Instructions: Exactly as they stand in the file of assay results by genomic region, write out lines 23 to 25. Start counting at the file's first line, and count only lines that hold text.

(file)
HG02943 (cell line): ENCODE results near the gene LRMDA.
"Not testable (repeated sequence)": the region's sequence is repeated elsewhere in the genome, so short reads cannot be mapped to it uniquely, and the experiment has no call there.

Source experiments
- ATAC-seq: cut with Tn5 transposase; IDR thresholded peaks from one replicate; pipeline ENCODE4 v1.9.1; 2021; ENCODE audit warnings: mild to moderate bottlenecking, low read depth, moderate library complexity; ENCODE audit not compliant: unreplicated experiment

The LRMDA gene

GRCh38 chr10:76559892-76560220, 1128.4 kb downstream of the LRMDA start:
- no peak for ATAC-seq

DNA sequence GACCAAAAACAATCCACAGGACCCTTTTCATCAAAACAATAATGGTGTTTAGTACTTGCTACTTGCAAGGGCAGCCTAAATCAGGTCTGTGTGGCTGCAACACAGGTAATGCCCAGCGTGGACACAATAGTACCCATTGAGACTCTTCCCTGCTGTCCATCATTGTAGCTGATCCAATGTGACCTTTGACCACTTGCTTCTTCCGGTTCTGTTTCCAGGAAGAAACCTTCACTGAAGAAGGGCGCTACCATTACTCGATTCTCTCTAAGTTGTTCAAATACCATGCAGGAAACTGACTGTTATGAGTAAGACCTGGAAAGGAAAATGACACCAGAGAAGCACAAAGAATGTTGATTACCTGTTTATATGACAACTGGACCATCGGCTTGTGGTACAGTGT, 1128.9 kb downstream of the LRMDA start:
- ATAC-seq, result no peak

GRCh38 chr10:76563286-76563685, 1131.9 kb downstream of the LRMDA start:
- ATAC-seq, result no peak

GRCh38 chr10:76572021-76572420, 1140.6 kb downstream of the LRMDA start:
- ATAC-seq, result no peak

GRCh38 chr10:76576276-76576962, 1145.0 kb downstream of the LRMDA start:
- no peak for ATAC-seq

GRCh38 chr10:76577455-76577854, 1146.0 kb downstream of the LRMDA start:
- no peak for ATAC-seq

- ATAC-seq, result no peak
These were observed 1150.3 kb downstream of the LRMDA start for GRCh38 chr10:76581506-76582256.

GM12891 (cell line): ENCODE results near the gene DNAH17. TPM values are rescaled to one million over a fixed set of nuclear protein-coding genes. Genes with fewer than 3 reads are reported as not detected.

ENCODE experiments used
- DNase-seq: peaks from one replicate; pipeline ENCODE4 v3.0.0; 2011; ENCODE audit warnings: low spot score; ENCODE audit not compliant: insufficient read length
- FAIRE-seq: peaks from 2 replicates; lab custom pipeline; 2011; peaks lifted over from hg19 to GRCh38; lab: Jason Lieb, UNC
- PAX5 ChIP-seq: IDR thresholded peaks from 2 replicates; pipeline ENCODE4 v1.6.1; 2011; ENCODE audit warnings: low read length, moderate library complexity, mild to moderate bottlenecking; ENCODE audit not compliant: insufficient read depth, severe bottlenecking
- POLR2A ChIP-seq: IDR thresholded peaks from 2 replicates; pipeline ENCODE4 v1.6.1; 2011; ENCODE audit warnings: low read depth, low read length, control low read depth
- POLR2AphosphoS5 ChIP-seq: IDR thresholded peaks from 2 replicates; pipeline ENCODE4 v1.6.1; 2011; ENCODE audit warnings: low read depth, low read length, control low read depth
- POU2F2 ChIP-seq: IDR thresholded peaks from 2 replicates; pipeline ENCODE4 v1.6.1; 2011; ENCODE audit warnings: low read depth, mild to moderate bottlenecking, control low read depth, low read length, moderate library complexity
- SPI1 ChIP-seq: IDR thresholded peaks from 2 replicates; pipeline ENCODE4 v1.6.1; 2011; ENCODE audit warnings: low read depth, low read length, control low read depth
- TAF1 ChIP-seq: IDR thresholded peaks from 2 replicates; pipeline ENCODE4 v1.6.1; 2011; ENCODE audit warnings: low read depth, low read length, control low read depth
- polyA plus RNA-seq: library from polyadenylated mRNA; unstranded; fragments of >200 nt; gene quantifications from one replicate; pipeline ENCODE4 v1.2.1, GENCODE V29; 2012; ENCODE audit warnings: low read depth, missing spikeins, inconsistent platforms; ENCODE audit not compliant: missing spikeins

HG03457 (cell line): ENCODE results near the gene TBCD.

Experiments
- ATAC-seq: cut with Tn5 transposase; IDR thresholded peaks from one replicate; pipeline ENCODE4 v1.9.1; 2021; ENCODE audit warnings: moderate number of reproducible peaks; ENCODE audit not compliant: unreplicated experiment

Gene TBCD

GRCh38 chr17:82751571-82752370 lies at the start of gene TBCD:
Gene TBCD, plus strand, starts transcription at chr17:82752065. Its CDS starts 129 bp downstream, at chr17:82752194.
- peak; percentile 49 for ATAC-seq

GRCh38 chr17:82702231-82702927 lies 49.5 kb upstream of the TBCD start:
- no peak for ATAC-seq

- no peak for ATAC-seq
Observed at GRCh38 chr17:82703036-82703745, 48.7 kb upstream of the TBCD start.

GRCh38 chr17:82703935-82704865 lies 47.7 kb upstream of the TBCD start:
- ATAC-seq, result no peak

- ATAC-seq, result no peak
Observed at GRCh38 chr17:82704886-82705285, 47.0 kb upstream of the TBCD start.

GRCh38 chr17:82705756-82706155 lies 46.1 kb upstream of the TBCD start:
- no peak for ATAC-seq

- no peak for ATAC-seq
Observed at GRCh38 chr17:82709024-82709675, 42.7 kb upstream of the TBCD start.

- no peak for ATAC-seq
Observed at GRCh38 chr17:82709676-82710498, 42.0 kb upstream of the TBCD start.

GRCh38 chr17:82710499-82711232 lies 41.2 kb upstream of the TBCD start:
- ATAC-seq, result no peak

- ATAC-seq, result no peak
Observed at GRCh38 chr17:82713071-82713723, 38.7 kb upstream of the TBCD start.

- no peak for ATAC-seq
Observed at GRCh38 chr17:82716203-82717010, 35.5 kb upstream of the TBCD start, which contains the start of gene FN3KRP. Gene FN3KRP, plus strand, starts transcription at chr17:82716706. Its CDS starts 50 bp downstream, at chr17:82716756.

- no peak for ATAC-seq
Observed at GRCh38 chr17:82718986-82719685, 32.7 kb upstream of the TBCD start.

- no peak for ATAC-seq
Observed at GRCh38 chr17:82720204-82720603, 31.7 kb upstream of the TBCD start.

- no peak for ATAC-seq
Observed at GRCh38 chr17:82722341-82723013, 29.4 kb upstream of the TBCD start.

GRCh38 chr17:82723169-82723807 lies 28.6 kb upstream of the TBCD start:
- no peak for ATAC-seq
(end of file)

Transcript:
- FAIRE-seq: peaks from 2 replicates; lab custom pipeline; 2011; peaks lifted over from hg19 to GRCh38; lab: Jason Lieb, UNC
- PAX5 ChIP-seq: IDR thresholded peaks from 2 replicates; pipeline ENCODE4 v1.6.1; 2011; ENCODE audit warnings: low read length, moderate library complexity, mild to moderate bottlenecking; ENCODE audit not compliant: insufficient read depth, severe bottlenecking
- POLR2A ChIP-seq: IDR thresholded peaks from 2 replicates; pipeline ENCODE4 v1.6.1; 2011; ENCODE audit warnings: low read depth, low read length, control low read depth